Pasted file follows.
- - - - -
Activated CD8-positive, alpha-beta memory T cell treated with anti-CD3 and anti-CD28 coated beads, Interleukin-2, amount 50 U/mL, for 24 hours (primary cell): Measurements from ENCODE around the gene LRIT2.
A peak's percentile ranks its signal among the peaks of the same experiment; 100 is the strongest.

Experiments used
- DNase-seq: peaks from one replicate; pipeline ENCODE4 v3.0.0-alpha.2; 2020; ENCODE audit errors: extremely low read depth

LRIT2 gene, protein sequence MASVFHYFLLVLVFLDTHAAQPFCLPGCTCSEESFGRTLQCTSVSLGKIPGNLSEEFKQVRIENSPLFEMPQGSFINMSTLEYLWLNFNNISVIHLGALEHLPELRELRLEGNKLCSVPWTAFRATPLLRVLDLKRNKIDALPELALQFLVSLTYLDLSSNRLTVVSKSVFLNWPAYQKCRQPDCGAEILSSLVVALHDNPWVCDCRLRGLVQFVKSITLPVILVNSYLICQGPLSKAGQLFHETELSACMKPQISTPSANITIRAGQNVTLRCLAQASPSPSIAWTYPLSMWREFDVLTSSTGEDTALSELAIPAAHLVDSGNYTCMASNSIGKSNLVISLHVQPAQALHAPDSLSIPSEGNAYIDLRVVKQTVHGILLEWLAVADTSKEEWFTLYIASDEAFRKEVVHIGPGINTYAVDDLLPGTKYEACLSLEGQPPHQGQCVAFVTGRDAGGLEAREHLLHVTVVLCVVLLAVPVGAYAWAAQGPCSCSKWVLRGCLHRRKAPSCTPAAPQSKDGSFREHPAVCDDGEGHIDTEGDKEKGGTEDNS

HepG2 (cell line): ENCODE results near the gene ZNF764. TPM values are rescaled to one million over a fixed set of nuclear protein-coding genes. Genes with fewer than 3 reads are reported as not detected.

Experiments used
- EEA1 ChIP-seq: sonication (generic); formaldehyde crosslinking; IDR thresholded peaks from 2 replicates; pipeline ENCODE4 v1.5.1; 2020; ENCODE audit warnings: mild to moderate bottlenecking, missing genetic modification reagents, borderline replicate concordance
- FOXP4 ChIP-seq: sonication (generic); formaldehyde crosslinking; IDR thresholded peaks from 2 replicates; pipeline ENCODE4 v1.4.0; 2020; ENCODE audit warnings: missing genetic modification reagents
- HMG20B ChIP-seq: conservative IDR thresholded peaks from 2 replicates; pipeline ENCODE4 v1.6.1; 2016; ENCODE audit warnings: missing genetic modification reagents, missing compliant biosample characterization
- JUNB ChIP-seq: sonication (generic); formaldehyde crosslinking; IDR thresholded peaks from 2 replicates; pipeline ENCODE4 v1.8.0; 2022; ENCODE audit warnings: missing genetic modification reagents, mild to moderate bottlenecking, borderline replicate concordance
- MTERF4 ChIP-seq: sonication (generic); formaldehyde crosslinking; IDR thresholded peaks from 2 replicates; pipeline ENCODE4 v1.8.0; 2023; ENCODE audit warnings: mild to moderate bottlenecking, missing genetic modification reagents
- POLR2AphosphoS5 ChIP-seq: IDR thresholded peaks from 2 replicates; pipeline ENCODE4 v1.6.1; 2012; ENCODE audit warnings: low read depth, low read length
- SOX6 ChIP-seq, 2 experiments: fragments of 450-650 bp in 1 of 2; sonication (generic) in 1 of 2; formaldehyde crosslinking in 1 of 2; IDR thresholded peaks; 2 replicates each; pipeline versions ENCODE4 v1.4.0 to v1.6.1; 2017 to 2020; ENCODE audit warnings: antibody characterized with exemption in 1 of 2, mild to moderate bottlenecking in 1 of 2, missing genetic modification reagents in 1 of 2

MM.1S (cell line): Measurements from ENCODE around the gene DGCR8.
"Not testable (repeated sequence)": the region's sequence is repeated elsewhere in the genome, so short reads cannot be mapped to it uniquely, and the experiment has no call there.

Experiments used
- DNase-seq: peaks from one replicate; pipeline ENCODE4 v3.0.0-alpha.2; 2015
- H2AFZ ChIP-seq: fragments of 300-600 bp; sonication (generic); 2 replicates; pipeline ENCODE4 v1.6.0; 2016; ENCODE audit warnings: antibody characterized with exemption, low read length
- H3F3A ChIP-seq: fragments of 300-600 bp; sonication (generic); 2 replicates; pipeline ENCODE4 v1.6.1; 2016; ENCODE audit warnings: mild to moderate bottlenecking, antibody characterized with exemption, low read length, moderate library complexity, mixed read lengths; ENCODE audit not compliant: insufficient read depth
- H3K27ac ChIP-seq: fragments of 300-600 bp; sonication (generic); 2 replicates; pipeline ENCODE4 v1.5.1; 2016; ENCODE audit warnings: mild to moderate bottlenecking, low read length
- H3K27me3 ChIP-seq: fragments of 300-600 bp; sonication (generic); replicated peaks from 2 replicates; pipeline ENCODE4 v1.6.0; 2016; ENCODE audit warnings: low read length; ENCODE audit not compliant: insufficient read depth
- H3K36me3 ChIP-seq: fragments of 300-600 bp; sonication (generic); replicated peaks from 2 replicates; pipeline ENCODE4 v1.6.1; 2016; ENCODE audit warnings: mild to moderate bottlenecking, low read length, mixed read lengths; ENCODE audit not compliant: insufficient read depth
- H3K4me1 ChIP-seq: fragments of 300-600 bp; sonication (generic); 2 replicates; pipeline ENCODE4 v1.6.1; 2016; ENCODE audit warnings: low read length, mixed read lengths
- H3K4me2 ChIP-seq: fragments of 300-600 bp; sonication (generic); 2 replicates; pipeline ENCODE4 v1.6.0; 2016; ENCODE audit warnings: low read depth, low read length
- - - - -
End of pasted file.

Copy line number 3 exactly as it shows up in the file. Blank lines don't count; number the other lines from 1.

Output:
Experiments used